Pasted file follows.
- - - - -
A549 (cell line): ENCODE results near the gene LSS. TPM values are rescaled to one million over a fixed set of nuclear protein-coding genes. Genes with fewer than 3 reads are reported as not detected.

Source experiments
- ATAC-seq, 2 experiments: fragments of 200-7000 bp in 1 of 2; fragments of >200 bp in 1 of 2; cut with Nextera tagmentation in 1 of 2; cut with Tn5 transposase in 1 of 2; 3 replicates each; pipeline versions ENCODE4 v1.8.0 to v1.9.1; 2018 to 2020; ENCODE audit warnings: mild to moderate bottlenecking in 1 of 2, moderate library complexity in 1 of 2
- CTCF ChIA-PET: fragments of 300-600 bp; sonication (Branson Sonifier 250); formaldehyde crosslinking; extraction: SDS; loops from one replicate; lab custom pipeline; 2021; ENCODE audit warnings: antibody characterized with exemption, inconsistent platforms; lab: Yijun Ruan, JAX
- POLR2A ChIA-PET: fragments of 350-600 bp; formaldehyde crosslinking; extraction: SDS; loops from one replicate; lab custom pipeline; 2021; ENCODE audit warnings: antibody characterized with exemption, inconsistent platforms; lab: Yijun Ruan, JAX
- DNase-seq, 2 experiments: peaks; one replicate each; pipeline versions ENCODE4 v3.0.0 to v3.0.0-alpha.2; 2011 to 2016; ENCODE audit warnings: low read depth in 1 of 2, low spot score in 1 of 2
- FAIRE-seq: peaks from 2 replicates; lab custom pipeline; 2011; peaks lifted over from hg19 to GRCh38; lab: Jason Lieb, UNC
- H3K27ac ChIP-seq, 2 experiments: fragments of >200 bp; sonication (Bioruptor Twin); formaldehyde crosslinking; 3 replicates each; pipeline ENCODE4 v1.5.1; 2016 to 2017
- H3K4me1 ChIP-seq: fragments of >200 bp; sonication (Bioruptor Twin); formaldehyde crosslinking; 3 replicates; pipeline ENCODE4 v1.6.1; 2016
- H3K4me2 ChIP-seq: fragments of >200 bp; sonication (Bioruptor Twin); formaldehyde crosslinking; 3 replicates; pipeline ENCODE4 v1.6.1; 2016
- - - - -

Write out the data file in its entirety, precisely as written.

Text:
A549 (cell line): ENCODE results near the gene LSS. TPM values are rescaled to one million over a fixed set of nuclear protein-coding genes. Genes with fewer than 3 reads are reported as not detected.

Source experiments
- ATAC-seq, 2 experiments: fragments of 200-7000 bp in 1 of 2; fragments of >200 bp in 1 of 2; cut with Nextera tagmentation in 1 of 2; cut with Tn5 transposase in 1 of 2; 3 replicates each; pipeline versions ENCODE4 v1.8.0 to v1.9.1; 2018 to 2020; ENCODE audit warnings: mild to moderate bottlenecking in 1 of 2, moderate library complexity in 1 of 2
- CTCF ChIA-PET: fragments of 300-600 bp; sonication (Branson Sonifier 250); formaldehyde crosslinking; extraction: SDS; loops from one replicate; lab custom pipeline; 2021; ENCODE audit warnings: antibody characterized with exemption, inconsistent platforms; lab: Yijun Ruan, JAX
- POLR2A ChIA-PET: fragments of 350-600 bp; formaldehyde crosslinking; extraction: SDS; loops from one replicate; lab custom pipeline; 2021; ENCODE audit warnings: antibody characterized with exemption, inconsistent platforms; lab: Yijun Ruan, JAX
- DNase-seq, 2 experiments: peaks; one replicate each; pipeline versions ENCODE4 v3.0.0 to v3.0.0-alpha.2; 2011 to 2016; ENCODE audit warnings: low read depth in 1 of 2, low spot score in 1 of 2
- FAIRE-seq: peaks from 2 replicates; lab custom pipeline; 2011; peaks lifted over from hg19 to GRCh38; lab: Jason Lieb, UNC
- H3K27ac ChIP-seq, 2 experiments: fragments of >200 bp; sonication (Bioruptor Twin); formaldehyde crosslinking; 3 replicates each; pipeline ENCODE4 v1.5.1; 2016 to 2017
- H3K4me1 ChIP-seq: fragments of >200 bp; sonication (Bioruptor Twin); formaldehyde crosslinking; 3 replicates; pipeline ENCODE4 v1.6.1; 2016
- H3K4me2 ChIP-seq: fragments of >200 bp; sonication (Bioruptor Twin); formaldehyde crosslinking; 3 replicates; pipeline ENCODE4 v1.6.1; 2016